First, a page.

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Conspecific Social Organization

Since the 1970s, zoos have made large strides in improving the welfare of the animals in our care. Closely aligning how we manage our animals to their wild counterparts is extremely rewarding and vital to their welfare, yet is often still challenging.  

One of the most challenging aspects of animal welfare is species-specific social organization. Historically, zoos were once managed without consideration for their animals’ natural history, and animals were solitarily housed, or housed in pairs with a focus on presentation rather than conservation and education. As zoos began to focus on conservation, welfare research provided evidence that species-appropriate groups are critical for individual and population welfare alongside larger, more complex habitats and encouraging species-specific behaviors.  

Social interactions among conspecifics, or individuals of the same species, are especially vital for gregarious species such as wolves or elephants who live in large groups. Interactions such as social grooming are important for physical health (i.e., removing parasites and maintaining proper hygiene), psychological health (i.e., facilitating the formation of bonds and relationships), and physiological health (i.e., the release of oxytocin). Other social interactions could include feeding together, playing together, or simply being in proximity to one another. These benefits help promote good welfare and provide additional social benefits such as improved reproductive and offspring rearing success, while providing our animals with ways to potentially reduce stress in zoo management.  

Here at Zoo Atlanta, one of the best examples for seeing animals interact and thrive in their natural social group is at the Gorilla Deck. Our gorillas can be seen grooming one another, feeding together, playing, and even cuddling when it’s cold or rainy.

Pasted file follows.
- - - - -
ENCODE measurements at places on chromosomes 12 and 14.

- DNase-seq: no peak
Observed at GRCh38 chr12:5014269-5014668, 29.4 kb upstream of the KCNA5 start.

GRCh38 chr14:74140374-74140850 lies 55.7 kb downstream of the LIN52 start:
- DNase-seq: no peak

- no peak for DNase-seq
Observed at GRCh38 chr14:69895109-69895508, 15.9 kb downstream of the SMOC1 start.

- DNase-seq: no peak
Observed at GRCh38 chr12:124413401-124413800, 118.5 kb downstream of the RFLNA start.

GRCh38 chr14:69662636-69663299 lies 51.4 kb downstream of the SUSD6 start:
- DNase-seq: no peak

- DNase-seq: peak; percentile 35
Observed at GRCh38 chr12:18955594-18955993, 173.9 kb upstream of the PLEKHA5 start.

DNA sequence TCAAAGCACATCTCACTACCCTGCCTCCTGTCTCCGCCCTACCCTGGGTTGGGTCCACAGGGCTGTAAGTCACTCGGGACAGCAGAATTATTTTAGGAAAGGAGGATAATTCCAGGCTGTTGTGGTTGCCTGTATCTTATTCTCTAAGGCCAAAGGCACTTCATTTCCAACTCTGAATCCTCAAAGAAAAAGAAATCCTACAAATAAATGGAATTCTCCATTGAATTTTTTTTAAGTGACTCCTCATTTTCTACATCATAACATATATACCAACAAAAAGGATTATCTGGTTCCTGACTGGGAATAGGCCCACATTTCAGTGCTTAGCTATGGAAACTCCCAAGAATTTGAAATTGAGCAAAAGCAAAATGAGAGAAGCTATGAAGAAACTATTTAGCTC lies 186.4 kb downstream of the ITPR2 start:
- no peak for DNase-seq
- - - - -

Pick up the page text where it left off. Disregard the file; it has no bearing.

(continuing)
However, not all species are gregarious, and are often managed solitarily, such as tigers or okapis. Therefore, the social management of these species is usually different. For example, housing solitary tigers with many conspecifics can increase stress behavior and can lead to increased conflict and potential injuries. To reduce this, many zoos with multiple solitary animals often rotate access to habitats or equip shared habitats with visual barriers that prevent frequent social interactions. These measures help to reduce interactions that would be stressful and detrimental to animals who would normally avoid conspecifics outside of specific contexts such as mating. Suhana, our clouded leopard, is probably quite content to live alone rather than to share her habitat as the gorillas do with one another. 

Aligning our management of zoo animals with their natural history in mind, especially their social group construction, has allowed us to strive for better welfare. We are not without continuing challenges, but welfare research continues to improve how we care for our animals, especially encouraging zoos to create habitats that allow them to be as social or nonsocial as they please.  

Alexz Allen
Research Assistant

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